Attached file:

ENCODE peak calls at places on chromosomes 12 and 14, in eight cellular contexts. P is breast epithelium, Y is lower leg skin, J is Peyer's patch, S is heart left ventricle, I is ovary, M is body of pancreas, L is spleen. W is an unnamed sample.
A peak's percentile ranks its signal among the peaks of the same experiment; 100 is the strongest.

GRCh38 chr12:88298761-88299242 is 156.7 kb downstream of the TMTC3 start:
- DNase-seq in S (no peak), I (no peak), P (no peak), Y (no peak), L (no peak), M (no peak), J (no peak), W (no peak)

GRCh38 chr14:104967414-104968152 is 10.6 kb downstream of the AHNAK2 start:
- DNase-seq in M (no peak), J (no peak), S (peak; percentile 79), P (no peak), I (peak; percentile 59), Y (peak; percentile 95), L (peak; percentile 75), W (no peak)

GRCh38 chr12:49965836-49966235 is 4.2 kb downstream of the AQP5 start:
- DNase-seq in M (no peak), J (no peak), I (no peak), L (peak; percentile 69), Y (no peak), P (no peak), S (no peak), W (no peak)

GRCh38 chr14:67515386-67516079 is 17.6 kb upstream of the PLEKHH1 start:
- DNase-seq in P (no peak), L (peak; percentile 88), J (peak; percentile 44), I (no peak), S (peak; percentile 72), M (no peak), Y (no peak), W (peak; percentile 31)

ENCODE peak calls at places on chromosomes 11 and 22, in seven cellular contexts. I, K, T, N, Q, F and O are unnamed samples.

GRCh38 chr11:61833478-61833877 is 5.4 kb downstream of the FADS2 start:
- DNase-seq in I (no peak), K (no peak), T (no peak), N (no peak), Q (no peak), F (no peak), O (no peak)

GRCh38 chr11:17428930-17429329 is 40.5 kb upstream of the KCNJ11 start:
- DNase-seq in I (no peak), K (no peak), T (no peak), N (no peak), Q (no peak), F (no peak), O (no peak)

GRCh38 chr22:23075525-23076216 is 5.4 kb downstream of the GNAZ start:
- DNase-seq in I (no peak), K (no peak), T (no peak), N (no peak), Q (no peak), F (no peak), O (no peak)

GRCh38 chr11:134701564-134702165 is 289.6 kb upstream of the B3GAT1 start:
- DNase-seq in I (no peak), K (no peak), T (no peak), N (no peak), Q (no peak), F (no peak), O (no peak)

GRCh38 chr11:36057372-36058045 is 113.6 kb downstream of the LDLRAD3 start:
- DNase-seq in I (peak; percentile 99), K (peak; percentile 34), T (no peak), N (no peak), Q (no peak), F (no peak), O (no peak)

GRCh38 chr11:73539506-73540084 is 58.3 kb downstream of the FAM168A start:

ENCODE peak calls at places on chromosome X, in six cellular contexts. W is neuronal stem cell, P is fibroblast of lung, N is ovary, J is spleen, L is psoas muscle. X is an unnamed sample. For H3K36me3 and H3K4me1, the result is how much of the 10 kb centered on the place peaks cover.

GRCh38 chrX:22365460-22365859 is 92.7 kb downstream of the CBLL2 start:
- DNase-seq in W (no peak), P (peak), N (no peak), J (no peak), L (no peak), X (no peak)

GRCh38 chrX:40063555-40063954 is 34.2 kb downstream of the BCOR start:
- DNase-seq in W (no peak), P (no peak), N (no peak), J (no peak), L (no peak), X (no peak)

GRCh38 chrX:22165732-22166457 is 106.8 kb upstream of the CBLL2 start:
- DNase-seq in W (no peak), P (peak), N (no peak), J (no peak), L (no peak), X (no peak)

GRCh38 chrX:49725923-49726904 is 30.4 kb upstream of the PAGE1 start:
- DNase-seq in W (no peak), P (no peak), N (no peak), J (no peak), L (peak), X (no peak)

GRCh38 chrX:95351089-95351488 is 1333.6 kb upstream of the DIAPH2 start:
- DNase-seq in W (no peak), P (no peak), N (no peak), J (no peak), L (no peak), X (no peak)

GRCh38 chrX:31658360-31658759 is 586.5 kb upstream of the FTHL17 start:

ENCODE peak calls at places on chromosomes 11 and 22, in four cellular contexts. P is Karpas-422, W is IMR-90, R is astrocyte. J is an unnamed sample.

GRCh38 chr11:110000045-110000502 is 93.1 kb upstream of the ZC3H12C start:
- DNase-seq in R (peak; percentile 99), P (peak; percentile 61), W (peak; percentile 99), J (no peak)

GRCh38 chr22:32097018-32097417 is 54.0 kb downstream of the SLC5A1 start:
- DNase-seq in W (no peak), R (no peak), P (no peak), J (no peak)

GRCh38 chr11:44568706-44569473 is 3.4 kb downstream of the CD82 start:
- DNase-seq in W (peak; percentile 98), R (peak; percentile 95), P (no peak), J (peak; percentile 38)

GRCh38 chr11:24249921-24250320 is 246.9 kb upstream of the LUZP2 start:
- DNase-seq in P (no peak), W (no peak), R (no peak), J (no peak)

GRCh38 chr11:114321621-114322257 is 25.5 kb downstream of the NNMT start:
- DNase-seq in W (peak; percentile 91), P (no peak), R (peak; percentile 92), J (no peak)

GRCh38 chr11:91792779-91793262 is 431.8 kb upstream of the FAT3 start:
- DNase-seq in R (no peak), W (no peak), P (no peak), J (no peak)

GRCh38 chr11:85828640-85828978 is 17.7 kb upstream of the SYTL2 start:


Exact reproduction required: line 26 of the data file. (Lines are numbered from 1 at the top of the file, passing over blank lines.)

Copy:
GRCh38 chrX:40063555-40063954 is 34.2 kb downstream of the BCOR start: